N A T U R K U N D L I C H E S   I N F O R M A T I O N S S Y S T E M

Colias hyale (Linné, 1758)

(zoological nomenclature: valid name, available)

General information:

Papilio (Danaus) hyale Linnaeus, 1758: 469.
Type locality: Europe, [northern] Africa
Type: Lectotype : "71 hyale"; "hyale 764"; "Lectotype": in coll. The Linnean collections at the Linnean Society of London (pictures)

Habit:

   
C. hylae hyale : Lithuania C. hyale hyale : Lithuania    
Picture from: www.ebay.at: © galijotas
Detailed view
Picture from: www.ebay.at: © galijotas
Detailed view
   

Distribution:

The species is distributed from the French Pyrenees through central Europe, the Ural mountains and Siberia to the Russian Far East. It is absent from the northern parts of Europe and Siberia, as well as the Mediterranean region and the Middle East including Turkey. The typical subspecies reaches from Europe to central Asia, where populations from Kirghizia have been named grieshuberi Korb, 2004 (now regarded to be a synonym of the typical subspecies). From the Altai mountains eastwards, throughout Mongolia and NE China, the species is represented by ssp. palidis Fruhstorfer, 1910 (Grieshuber 2014).

The vertical distribution in Europe is documented from sea-level to about 2100 m a.s.l., a height which is also confirmed for central Asian populations (1800 to 2200 m in the northern Tian-Shan following Kurz & Kurz 2019).

Diagnosis:

The status of Colias alta Staudinger, 1886) is discussed controversely (see Grieshuber et al. 2012, Grieshuber 2014). Presently it is assumed to be an allopatric sister species of C. hyale, distributed in southern Kirghizia and northern Tajikistan in higher altitudes, but also reaching the inner Tian-Shan and therefore the range of C. hyale. It is stated, that C. alta occurs only in one generation per year and is larger than C. hyale. The caterpillar is said to feed on Astragalus and Trigonella species (Toropov & Zhdanko 2006). Otherwise it is indistinguishable from C. hyale, also in male genitalia. Also very closely related to C. hyale is Colias alfacariensis Ribbe, 1905, which is a mainly Mediterranea species, reaching the Caspian sea in the East and central Europe in the north. Diagnostic characters often overlap with with C. hyale and are given as follows (Grieshuber 2014): forewing apex more rounded; forewing margin convex; male upperside ground colour bright lemon-yellow instead of pale greenish-yellow in C. hyale; male forewing upperside: black basal suffusion less extended (especially in cell); black marginal markings on hindwing upperside usually reduced; discoidal spot on hindwing upperside brilliant range in contrast to pale orange in C. hyale. Male genitalia are also not diagnostic, but C. alfacariensis is well separated from C. hyale by the larva, which has four longitudinal yellow stripes with black dots in C. alfacariensis, but only two lateral yellow stripes and normally no black dots in C. hyale. All three taxa have in common a stiff spike on the valva in the male genitalia, which readily distinguishes them from superficially similar species of the Colias erate-group, which all lack this spike. The most similar of them is Colias poliographus Motschulsky, 1861 in the eastern Palearctic region, partly overlapping in distribution with C. hyale. Allopatric however are Colias marnoana Rogenhofer, 1884 from the highlands of eastern Africa and Colias nilagiriensis Felder & Felder, 1859 from southern India. Colias erate (Esper, [1805]) itself however, which widely overlaps in distribution with C. hyale is, at least in males, mostly readily distinguishable by its dark outer wing margin, which only seldom is interrupted by yellow spots.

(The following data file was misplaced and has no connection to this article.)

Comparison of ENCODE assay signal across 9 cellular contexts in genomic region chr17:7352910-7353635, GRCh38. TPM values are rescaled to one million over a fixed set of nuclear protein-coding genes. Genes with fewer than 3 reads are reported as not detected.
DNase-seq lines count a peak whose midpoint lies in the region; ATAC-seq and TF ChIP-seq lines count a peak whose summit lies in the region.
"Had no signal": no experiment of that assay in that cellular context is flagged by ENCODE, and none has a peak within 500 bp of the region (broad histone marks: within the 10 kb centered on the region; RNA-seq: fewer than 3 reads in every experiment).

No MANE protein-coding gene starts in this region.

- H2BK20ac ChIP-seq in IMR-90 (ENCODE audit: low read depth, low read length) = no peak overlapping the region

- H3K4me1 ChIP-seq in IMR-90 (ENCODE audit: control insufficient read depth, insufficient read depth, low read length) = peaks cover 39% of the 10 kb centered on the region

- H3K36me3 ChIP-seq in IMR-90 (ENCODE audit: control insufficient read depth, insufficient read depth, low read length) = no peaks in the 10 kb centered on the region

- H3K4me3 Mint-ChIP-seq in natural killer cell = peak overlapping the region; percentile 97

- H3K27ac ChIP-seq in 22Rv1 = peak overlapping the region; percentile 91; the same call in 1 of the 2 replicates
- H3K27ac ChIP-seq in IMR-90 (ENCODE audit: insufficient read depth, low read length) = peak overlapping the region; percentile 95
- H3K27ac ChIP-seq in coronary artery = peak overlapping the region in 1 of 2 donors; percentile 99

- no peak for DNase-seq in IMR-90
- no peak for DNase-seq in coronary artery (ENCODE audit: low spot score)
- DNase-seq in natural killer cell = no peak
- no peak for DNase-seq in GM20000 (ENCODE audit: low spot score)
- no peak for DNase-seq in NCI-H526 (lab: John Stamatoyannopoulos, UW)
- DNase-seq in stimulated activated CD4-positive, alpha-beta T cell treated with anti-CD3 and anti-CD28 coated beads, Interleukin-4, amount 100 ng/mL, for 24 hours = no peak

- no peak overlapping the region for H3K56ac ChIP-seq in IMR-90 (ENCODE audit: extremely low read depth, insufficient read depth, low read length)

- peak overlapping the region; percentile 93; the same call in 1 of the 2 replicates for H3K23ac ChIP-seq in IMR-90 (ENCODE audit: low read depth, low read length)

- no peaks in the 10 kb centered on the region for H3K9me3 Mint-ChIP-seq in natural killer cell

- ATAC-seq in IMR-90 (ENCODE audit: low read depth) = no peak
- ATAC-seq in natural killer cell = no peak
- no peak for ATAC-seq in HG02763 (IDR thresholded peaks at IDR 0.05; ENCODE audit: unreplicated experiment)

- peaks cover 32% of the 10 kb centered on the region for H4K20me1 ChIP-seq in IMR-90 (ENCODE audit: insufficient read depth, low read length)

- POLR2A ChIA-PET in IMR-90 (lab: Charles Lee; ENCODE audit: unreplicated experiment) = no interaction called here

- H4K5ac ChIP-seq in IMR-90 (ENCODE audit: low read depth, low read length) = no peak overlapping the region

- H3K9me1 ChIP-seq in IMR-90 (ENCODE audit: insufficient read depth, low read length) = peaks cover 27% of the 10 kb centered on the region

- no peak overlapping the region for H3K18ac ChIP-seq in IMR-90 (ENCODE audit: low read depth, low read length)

Worth knowing:

Publication data:

history:
Kurz Michael: 2016.12.22
Kurz Michael: 2019.06.28
Kurz Michael: 2019.07.03
not reviewed

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